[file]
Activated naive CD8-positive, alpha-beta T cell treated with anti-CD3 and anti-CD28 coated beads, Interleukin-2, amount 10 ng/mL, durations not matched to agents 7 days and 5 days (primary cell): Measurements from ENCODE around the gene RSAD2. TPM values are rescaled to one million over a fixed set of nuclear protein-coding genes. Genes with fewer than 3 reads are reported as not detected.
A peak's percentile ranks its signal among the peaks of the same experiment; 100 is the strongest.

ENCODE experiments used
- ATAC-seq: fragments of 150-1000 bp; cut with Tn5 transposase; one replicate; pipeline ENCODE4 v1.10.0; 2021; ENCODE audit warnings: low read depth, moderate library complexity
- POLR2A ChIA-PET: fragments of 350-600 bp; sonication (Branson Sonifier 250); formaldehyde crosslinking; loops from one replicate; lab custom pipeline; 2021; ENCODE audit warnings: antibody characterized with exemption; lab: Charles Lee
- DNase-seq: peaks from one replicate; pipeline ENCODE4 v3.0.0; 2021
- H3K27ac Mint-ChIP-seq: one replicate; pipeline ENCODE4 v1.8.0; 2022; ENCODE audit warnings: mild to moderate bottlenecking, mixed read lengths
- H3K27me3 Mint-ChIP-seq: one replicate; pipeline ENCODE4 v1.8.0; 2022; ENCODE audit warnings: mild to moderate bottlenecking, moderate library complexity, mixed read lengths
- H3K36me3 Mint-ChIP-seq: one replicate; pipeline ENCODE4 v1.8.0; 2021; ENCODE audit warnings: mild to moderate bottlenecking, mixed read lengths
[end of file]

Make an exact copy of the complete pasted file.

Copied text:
Activated naive CD8-positive, alpha-beta T cell treated with anti-CD3 and anti-CD28 coated beads, Interleukin-2, amount 10 ng/mL, durations not matched to agents 7 days and 5 days (primary cell): Measurements from ENCODE around the gene RSAD2. TPM values are rescaled to one million over a fixed set of nuclear protein-coding genes. Genes with fewer than 3 reads are reported as not detected.
A peak's percentile ranks its signal among the peaks of the same experiment; 100 is the strongest.

ENCODE experiments used
- ATAC-seq: fragments of 150-1000 bp; cut with Tn5 transposase; one replicate; pipeline ENCODE4 v1.10.0; 2021; ENCODE audit warnings: low read depth, moderate library complexity
- POLR2A ChIA-PET: fragments of 350-600 bp; sonication (Branson Sonifier 250); formaldehyde crosslinking; loops from one replicate; lab custom pipeline; 2021; ENCODE audit warnings: antibody characterized with exemption; lab: Charles Lee
- DNase-seq: peaks from one replicate; pipeline ENCODE4 v3.0.0; 2021
- H3K27ac Mint-ChIP-seq: one replicate; pipeline ENCODE4 v1.8.0; 2022; ENCODE audit warnings: mild to moderate bottlenecking, mixed read lengths
- H3K27me3 Mint-ChIP-seq: one replicate; pipeline ENCODE4 v1.8.0; 2022; ENCODE audit warnings: mild to moderate bottlenecking, moderate library complexity, mixed read lengths
- H3K36me3 Mint-ChIP-seq: one replicate; pipeline ENCODE4 v1.8.0; 2021; ENCODE audit warnings: mild to moderate bottlenecking, mixed read lengths